Forge Trust
Protect The Tax-Advantages Of Your Self-Directed IRA

Be Aware Of Prohibited Transactions And Investments

Don't break IRS rules

There are IRS restrictions called Prohibited Transactions, which are transactions made through self-directed IRAs that break IRS rules. To maintain the tax advantages of using your IRA funds, be careful not break these IRS rules as that can be costly and have serious consequences.

There are three types of Prohibited Transactions:

  1. Per se prohibited transaction - Occurs when an IRA engages in transactions with a disqualified person
  2. Extension of credit prohibited transaction - Occurs when a disqualified person extends credit to an IRA
  3. Self-dealing prohibited transaction - Occurs when a disqualified person benefits directly from an IRA’s investments.

Plus: The law DOES NOT ALLOW three types of investments in an IRA:

  1. Collectibles – this includes any: work of art, rug or antique, certain metals or gems, stamps or certain coins, any alcoholic beverage, any other tangible property the IRS determines “collectible” under IRC Section 408(m)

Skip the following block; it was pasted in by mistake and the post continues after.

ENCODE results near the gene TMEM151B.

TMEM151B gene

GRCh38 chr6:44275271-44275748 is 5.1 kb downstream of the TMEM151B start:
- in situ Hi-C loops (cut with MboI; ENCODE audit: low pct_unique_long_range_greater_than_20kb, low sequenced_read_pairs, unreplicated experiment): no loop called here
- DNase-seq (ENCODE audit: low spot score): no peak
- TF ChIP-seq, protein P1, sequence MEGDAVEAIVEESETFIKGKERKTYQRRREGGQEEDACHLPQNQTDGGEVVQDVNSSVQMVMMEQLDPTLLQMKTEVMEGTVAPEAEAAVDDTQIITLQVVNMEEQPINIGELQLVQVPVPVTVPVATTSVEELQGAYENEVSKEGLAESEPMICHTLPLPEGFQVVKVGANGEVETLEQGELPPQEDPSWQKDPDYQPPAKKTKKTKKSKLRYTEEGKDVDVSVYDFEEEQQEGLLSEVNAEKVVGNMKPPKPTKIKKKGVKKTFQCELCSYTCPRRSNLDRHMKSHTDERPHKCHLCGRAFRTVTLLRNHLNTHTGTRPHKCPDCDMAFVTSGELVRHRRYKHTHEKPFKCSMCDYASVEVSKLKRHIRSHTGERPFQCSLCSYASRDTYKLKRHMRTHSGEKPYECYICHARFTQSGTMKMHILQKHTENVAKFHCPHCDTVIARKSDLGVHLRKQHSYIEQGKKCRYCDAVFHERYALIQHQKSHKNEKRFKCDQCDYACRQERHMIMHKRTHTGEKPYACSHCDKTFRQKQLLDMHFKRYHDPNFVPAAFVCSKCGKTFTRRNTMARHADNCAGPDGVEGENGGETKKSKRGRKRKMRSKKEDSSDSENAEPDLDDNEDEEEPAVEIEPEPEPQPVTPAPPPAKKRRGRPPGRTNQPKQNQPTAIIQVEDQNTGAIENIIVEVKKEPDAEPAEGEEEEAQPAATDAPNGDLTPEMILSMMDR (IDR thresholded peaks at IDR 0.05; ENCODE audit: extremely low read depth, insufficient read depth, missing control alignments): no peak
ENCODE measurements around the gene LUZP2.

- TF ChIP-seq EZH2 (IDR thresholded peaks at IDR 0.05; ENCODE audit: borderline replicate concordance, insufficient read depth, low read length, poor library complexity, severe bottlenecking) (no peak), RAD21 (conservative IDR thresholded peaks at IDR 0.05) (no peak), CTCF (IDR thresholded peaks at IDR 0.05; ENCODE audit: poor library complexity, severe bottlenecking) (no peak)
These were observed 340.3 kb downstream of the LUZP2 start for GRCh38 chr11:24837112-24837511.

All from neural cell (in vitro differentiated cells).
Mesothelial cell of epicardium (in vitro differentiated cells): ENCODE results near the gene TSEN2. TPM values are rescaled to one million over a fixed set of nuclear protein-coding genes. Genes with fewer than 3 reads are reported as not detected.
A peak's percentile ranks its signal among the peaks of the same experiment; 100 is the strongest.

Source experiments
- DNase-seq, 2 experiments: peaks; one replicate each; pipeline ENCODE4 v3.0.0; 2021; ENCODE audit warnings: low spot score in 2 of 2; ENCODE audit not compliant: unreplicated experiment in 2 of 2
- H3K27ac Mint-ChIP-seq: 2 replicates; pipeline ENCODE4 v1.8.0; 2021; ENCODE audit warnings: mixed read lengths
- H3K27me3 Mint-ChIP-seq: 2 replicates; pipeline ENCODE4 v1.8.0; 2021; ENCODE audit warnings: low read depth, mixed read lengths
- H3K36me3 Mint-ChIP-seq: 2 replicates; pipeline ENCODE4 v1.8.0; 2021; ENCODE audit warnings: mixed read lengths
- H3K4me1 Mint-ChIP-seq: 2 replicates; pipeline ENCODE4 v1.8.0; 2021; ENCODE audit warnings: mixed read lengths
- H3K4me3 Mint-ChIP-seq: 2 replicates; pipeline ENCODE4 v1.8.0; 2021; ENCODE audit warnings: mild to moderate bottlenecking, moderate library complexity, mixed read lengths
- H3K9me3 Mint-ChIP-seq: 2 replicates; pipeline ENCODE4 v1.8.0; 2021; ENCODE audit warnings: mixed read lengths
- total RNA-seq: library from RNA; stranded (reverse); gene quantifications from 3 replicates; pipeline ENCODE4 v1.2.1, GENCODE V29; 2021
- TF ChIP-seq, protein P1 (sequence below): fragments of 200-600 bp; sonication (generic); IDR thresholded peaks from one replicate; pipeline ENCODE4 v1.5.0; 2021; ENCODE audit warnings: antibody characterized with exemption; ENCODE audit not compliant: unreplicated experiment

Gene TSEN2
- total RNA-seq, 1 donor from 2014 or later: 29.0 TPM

2. Life Insurance – Internal Revenue Code 408 (a) (3) prohibits an IRA from investing in life insurance contracts
  3. S-Corporations – an IRA is not a permitted shareholder of an S-Corporation under Revenue Ruling 92-73

Understand and follow IRS rules to protect the tax-advantaged status of your IRA and its assets.

Severe tax consequences can result from breaking IRS rules including:

  • The IRA will be disqualified and the IRA owner may incur taxes and penalties.
  • The IRA account will be distributed based on fair market value of the assets in the year the prohibited transaction occurred. Distributions of the IRA may be subject to applicable taxes and tax exemptions are revoked leaving the IRA owner with tax obligations on income and capital gains.
  • A 10% early withdrawal penalty is applied on all pre-tax withdrawals from a Roth IRA, if the IRA owner has not reached 59 ½ years of age.

At Forge Trust we understand the IRS rules imposed on self-directed IRAs. And as your custodian we can make you aware of prohibited transactions.

Disqualified Persons

Who is considered a disqualified person?

  • The IRA account owner
  • Members of the IRA owner’s immediate family including spouse, children and their spouses, grandchildren and their spouses, the owner’s parents and grandparents
  • Any entity in which the IRA owner, family member, or business partner has a majority interest
  • Any entity in which the IRA owner, family member, or business partner is an officer, director or highly compensated employee
  • The IRA account fiduciary – who is anyone who exercises any discretionary authority or control in the IRA, anyone who provides investment advice to the IRA for a fee or has any authority or responsibility to do so, anyone who has any discretionary authority or responsibility in administering the IRA

Getting started is easy.

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Have a question? Call us at (800) 248-8447.